Veteran rock climber Chris Watford and his rigging team at ClimbSouth specialize in installing Camera Corps’ Q-Ball robotic camera systems in difficult and hard to reach locations that can only be reached by trained climbers. The company has installed camera systems around the world in everything from mountain passes and trees in the jungle to major cities and sporting event stadiums’ building roofs for broadcast and commercial productions.
The rugged design of Q-Ball makes these nearly impossible installations possible for ClimbSouth and its expert riggers.
“I have been fortunate enough to work on specialized video installations for over 14 years,” said Watford. “I watched the development of Q-Ball from the beginning, knowing that this would become a significant, sought after production tool for the broadcast industry. Since the Q-Ball’s introduction, the ClimbSouth team has encountered installations that include flying Q-Ball cameras over public squares, neatly from historic buildings and stadium flying for sports events. This work is not for the shy and you certainly do not want to revisit a location because something is not functioning properly, so quality is a key factor. The Q-Ball has a proven track record for spot-on performance.”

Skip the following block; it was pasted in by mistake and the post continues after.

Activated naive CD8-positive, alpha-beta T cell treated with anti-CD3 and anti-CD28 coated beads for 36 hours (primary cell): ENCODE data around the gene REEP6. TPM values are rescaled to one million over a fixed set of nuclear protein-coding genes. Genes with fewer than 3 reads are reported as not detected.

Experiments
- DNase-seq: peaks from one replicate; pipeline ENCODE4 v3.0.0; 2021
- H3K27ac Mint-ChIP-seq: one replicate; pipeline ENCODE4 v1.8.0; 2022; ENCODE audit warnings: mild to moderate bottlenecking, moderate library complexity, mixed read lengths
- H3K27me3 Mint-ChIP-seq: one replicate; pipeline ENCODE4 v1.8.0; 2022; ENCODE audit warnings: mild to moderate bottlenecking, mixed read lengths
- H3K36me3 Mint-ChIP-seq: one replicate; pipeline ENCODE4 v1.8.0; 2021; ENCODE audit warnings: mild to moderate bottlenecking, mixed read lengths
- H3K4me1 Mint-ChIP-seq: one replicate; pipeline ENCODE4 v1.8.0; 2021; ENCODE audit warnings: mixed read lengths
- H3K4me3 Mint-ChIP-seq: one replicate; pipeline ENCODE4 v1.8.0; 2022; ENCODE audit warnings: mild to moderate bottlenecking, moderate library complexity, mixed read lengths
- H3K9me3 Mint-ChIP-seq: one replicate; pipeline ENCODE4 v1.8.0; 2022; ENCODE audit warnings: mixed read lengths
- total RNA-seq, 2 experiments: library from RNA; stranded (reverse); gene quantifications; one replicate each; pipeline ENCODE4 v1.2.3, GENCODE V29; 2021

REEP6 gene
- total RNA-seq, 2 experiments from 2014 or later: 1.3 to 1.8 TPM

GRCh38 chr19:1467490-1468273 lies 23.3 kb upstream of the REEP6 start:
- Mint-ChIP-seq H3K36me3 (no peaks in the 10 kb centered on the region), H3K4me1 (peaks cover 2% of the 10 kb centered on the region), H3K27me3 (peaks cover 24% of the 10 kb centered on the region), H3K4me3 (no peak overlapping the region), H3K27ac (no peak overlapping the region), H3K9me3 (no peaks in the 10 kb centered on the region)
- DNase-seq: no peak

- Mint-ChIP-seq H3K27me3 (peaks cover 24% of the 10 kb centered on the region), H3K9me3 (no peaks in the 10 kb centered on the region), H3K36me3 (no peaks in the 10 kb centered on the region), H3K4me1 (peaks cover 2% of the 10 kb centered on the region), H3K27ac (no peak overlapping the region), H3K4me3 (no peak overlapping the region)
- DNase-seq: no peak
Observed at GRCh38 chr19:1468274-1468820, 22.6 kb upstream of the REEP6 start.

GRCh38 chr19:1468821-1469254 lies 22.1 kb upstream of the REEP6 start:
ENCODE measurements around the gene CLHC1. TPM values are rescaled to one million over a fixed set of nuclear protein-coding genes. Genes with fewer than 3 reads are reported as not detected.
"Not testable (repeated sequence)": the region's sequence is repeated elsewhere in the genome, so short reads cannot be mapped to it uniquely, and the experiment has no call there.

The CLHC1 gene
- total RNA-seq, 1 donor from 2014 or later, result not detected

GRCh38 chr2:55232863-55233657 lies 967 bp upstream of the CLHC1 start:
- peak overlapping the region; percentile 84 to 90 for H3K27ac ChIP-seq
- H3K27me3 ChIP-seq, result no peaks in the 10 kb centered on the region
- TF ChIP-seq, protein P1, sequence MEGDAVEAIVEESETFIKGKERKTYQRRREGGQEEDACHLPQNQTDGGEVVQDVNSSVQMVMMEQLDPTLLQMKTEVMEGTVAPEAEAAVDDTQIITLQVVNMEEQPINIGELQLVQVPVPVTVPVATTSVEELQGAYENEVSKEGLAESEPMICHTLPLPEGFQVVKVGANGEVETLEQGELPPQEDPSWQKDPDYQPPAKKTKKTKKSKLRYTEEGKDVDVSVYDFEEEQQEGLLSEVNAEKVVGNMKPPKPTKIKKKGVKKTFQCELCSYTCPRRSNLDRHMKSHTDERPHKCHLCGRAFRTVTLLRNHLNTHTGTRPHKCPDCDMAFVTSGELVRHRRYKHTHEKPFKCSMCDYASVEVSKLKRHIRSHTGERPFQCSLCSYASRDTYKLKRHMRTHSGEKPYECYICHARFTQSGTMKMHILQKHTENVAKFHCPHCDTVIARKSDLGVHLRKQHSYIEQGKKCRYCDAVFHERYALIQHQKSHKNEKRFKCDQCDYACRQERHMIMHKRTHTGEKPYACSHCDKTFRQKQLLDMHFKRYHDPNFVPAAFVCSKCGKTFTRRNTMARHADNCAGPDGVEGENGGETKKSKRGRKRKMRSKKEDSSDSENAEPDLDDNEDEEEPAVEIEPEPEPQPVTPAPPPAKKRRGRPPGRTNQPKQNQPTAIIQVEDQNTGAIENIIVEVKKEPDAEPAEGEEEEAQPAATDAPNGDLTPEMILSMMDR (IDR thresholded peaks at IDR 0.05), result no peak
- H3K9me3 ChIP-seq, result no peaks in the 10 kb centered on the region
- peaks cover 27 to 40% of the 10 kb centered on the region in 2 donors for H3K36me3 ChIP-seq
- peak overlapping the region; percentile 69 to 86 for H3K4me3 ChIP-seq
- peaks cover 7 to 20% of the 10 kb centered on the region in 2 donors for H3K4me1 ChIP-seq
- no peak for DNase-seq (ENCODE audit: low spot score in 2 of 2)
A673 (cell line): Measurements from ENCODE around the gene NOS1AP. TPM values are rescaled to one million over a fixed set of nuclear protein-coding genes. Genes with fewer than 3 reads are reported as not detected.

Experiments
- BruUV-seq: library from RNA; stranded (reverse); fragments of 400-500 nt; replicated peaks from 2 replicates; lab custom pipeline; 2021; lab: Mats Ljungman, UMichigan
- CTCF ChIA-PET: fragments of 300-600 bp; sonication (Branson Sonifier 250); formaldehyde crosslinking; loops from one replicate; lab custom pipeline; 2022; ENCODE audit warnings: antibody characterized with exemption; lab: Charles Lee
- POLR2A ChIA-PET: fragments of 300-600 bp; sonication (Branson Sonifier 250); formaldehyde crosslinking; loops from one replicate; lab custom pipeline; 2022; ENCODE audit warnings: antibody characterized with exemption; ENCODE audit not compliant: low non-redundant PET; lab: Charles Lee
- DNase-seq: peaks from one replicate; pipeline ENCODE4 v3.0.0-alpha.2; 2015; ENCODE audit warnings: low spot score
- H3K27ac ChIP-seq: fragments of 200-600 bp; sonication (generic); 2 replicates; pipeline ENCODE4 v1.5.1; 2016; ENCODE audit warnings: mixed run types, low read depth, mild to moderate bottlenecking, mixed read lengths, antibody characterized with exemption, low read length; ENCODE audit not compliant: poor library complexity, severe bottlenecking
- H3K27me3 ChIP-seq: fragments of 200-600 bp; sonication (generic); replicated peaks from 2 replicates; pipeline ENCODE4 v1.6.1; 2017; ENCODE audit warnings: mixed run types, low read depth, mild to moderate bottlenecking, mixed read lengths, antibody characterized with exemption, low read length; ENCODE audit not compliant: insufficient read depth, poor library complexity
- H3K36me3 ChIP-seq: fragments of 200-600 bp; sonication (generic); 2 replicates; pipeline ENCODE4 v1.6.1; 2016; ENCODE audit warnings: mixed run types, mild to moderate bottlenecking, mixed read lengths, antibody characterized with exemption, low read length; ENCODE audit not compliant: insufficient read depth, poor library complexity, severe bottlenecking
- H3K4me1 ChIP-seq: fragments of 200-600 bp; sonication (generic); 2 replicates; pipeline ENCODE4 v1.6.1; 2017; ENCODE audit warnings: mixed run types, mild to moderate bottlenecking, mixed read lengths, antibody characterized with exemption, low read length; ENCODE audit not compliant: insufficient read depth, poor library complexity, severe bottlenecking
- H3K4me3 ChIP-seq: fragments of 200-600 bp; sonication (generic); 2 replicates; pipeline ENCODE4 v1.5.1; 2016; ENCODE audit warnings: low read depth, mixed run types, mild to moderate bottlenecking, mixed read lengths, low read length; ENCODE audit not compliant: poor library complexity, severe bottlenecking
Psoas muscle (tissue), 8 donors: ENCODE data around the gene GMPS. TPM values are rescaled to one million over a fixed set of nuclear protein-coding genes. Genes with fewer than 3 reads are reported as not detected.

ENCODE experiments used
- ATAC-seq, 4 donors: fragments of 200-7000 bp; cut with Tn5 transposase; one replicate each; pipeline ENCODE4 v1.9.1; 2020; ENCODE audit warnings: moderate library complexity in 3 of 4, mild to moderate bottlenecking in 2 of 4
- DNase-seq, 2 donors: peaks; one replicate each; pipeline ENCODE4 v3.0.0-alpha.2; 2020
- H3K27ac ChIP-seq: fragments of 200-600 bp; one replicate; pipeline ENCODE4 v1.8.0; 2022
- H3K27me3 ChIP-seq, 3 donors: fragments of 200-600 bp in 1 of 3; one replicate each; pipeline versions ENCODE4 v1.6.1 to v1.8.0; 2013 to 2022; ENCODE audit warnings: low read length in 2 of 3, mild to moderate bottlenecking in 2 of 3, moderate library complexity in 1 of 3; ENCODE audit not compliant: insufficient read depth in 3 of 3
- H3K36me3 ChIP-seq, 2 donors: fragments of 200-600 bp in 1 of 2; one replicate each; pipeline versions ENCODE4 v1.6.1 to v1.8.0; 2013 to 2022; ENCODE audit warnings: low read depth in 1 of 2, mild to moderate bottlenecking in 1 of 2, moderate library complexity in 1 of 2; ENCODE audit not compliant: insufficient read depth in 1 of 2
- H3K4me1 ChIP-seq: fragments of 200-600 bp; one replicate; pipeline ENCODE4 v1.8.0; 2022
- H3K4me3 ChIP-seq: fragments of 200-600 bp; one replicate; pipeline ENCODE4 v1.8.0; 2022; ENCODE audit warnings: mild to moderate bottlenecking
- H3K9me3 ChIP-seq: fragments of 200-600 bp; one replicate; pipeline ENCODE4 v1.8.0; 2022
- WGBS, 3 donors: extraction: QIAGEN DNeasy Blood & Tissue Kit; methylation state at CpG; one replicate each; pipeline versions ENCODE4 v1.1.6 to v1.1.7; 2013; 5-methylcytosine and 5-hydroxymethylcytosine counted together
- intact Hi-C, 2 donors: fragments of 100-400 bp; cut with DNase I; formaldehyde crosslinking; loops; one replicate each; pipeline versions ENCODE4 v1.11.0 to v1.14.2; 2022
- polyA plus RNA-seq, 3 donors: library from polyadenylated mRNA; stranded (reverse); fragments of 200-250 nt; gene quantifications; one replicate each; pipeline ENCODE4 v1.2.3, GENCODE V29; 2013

ClimbSouth has put together a team of up to eight professionals capable of traveling around the globe at a moment’s notice. One common thread running through each installation is the amount of time it takes to successfully mount and test each camera. With the advent of Q-Ball, the installation time has dropped considerably, which helps to streamline the process.
“Q-Ball has definitely cut the time for high-angle applications in half over flying more traditional POV cameras,” explained Watford. “The systems are light so they can easily be carried up to the highest perch without causing stress on the climber. Further, Q-Ball is a sleek system that doesn’t require external interface boxes and ancillary equipment, meaning that it does not come with a tangle of wires. This is another time saving factor when climbing up a mountain cliff or a stadium support for that perfect shot.”
According to Watford, placing a camera system in a high location, such as on a high beam or hanging on a harness in midair, presents a number of challenges for the team because they need a place to set cables, power and interface boxes. This has always been an issue with larger camera systems in terms of how to mount the supplementary equipment, so that it stays up safely and doesn’t fall on the crowd below.
A compact, weather-resistant HD/SD remotely controlled camera, Q-Ball features an integral 10-times-zoom optical lens and smooth-accelerating pan/tilt motors. Housed in a robust 115-mm diameter aluminum sphere, the Q-Ball camera has a two-megapixel CMOS sensor and is capable of operating in daylight or with infrared illumination. It delivers 1080I/720P high definition or 625/525 standard definition imagery at 50- or 59.94-Hz refresh rates.
“Q-Ball cleans up the installation and we can get the job done quickly, which saves on production time,” added Watford. “The Q-Ball also provides a great, clean picture and has become the go-to camera for special and spectacular shots.”